“I’m sorry,” she said. “I’m sorry I threw you at her. But it was the only way to distract her enough to get us all out. She would never have kept her word, would she?”

The cat looked up at her, then rested its head on her hand, licking her fingers with its sandpapery tongue. It began to purr.

“Then we’re friends?” said Coraline.

She sat down on one of her grandmother’s uncomfortable armchairs, and the cat sprang up into her lap and made itself comfortable. The light that came through the picture window was daylight, real golden late-afternoon daylight, not a white mist light. The sky was a robin’s-egg blue, and Coraline could see trees and, beyond the trees, green hills, which faded on the horizon into purples and grays. The sky had never seemed so sky, the world had never seemed so world.

Coraline stared at the leaves on the trees and at the patterns of light and shadow on the cracked bark of the trunk of the beech tree outside the window. Then she looked down at her lap, at the way that the rich sunlight brushed every hair on the cat’s head, turning each white whisker to gold.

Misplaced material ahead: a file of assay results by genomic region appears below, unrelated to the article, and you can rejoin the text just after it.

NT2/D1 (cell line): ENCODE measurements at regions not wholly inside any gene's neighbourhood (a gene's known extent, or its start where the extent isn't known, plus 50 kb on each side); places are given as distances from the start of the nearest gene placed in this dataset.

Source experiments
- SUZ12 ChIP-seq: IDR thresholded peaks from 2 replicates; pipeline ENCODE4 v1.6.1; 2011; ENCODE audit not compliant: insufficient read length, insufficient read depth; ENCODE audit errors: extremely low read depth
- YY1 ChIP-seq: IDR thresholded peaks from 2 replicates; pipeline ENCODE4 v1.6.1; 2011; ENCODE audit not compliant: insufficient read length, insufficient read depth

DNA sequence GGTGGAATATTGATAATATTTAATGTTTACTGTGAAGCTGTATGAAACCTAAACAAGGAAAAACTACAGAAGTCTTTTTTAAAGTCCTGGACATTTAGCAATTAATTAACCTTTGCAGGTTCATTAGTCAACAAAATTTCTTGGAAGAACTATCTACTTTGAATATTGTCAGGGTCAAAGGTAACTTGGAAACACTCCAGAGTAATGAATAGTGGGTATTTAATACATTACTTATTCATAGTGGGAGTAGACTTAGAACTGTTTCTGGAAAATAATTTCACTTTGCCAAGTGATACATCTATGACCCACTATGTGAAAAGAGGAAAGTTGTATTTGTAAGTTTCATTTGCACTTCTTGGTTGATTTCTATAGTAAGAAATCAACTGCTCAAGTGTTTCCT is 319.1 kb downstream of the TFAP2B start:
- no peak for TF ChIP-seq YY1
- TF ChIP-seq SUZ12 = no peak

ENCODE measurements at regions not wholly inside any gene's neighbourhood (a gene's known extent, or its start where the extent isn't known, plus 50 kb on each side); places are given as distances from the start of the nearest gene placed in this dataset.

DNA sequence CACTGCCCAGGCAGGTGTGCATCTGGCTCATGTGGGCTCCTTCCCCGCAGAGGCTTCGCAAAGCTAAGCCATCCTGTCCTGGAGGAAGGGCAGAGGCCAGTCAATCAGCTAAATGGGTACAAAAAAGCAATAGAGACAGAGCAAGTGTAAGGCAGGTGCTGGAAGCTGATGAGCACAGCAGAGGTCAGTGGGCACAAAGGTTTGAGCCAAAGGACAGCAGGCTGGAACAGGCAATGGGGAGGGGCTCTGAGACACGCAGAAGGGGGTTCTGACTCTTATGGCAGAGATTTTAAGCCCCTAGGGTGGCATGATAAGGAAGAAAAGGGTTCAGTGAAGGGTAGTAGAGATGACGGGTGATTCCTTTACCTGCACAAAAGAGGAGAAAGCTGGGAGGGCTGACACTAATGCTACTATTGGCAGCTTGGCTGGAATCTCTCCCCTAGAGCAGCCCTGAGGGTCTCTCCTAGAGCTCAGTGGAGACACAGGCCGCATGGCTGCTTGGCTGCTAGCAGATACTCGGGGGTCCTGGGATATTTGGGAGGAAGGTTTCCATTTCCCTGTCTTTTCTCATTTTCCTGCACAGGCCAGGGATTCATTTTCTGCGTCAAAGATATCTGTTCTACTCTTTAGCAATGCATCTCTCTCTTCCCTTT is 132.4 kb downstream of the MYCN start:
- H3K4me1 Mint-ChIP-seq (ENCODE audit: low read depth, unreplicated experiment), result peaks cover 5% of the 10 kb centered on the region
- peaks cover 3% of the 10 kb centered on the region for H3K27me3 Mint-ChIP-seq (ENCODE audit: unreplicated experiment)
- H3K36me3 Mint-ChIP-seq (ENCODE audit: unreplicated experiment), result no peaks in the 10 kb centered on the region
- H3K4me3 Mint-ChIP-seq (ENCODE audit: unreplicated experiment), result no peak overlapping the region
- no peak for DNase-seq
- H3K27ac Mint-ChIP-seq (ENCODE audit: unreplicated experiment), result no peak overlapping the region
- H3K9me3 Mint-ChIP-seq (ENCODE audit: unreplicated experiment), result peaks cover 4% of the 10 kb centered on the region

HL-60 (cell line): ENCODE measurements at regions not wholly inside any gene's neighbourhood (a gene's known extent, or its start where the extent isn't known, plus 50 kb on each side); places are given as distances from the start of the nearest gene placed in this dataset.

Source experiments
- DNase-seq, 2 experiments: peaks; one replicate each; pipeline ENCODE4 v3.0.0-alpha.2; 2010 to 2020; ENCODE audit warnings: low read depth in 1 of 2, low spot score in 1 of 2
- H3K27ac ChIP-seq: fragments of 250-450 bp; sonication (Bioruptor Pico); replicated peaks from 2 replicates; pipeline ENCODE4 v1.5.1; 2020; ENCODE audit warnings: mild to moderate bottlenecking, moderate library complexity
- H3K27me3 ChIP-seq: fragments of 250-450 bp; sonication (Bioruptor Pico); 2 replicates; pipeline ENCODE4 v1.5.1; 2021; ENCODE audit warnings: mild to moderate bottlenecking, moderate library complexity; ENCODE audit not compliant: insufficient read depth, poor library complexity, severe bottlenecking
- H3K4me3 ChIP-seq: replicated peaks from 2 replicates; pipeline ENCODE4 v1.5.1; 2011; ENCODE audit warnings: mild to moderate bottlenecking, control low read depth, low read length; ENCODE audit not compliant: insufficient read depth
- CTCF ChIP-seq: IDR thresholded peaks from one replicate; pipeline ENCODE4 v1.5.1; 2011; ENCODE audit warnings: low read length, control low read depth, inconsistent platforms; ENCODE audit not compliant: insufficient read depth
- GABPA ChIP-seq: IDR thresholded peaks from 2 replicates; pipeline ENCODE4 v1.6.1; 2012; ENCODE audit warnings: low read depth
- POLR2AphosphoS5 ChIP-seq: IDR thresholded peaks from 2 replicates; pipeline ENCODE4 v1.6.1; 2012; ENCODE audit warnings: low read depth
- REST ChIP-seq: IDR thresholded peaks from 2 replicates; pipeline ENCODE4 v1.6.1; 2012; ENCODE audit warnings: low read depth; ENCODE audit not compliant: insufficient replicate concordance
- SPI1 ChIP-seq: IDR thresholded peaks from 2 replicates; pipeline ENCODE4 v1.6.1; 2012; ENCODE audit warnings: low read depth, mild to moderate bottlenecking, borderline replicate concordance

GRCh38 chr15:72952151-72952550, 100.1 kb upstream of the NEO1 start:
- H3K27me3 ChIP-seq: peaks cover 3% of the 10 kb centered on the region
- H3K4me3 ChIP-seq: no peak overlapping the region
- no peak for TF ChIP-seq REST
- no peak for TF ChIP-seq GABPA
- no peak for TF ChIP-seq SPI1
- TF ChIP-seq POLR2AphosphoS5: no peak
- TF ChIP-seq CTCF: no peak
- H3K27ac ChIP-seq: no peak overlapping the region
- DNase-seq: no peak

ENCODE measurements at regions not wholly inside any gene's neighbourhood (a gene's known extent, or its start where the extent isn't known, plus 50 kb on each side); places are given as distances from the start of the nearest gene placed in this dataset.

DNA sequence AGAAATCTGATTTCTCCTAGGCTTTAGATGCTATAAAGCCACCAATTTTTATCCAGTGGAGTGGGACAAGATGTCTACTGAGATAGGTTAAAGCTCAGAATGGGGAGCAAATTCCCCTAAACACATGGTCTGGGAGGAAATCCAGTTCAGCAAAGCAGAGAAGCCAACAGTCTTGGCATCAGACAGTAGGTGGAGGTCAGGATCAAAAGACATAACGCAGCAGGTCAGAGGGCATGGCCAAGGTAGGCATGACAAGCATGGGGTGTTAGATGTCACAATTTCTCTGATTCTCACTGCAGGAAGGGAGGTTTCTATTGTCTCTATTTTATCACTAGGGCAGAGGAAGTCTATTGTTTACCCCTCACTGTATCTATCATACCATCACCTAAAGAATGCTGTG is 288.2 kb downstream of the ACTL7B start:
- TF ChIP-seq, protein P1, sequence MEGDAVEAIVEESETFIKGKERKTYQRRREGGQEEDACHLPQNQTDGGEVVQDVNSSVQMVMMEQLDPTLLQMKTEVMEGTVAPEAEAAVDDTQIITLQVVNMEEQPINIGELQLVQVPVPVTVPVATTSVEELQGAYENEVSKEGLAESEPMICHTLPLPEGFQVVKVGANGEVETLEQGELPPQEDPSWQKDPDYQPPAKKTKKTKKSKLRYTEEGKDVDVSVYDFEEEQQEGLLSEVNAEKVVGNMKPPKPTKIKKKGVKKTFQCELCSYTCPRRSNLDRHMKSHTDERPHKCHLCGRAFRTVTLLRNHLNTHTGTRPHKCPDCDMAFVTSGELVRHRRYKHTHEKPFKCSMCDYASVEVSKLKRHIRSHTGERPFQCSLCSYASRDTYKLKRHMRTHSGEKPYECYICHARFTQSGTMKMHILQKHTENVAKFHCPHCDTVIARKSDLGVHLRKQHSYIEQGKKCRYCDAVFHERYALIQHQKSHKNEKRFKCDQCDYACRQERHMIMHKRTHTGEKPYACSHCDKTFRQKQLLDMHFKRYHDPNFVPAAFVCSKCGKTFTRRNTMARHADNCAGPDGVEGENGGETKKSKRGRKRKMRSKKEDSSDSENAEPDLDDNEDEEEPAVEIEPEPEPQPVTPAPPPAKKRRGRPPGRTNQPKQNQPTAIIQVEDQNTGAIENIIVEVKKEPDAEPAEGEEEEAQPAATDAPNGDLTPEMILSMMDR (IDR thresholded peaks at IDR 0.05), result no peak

Nothing, she thought, had ever been so interesting.

And, caught up in the interestingness of the world, Coraline barely noticed that she had wriggled down and curled catlike on her grandmother’s uncomfortable armchair, nor did she notice when she fell into a deep and dreamless sleep.


HER MOTHER SHOOK HER gently awake.

“Coraline?” she said. “Darling, what a funny place to fall asleep. And really, this room is only for best. We looked all over the house for you.”

Coraline stretched and blinked. “I’m sorry,” she said. “I fell asleep.”